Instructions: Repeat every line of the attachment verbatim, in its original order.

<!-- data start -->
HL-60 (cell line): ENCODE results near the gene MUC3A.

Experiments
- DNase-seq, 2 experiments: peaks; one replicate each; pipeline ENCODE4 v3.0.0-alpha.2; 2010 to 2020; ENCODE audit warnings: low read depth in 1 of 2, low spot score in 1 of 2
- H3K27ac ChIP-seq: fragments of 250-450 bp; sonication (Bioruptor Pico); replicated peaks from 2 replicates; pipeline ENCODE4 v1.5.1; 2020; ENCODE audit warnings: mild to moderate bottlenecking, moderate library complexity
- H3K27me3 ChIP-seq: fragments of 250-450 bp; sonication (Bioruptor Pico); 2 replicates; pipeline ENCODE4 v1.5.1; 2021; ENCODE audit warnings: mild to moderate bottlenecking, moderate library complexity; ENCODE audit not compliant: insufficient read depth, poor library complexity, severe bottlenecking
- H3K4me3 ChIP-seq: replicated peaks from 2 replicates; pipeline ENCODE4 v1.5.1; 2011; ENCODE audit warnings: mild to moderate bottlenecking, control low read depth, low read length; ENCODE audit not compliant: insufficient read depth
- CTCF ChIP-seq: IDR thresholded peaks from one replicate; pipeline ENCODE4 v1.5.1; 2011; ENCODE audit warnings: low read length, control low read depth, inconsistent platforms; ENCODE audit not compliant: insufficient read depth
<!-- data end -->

HL-60 (cell line): ENCODE results near the gene MUC3A.

Experiments
- DNase-seq, 2 experiments: peaks; one replicate each; pipeline ENCODE4 v3.0.0-alpha.2; 2010 to 2020; ENCODE audit warnings: low read depth in 1 of 2, low spot score in 1 of 2
- H3K27ac ChIP-seq: fragments of 250-450 bp; sonication (Bioruptor Pico); replicated peaks from 2 replicates; pipeline ENCODE4 v1.5.1; 2020; ENCODE audit warnings: mild to moderate bottlenecking, moderate library complexity
- H3K27me3 ChIP-seq: fragments of 250-450 bp; sonication (Bioruptor Pico); 2 replicates; pipeline ENCODE4 v1.5.1; 2021; ENCODE audit warnings: mild to moderate bottlenecking, moderate library complexity; ENCODE audit not compliant: insufficient read depth, poor library complexity, severe bottlenecking
- H3K4me3 ChIP-seq: replicated peaks from 2 replicates; pipeline ENCODE4 v1.5.1; 2011; ENCODE audit warnings: mild to moderate bottlenecking, control low read depth, low read length; ENCODE audit not compliant: insufficient read depth
- CTCF ChIP-seq: IDR thresholded peaks from one replicate; pipeline ENCODE4 v1.5.1; 2011; ENCODE audit warnings: low read length, control low read depth, inconsistent platforms; ENCODE audit not compliant: insufficient read depth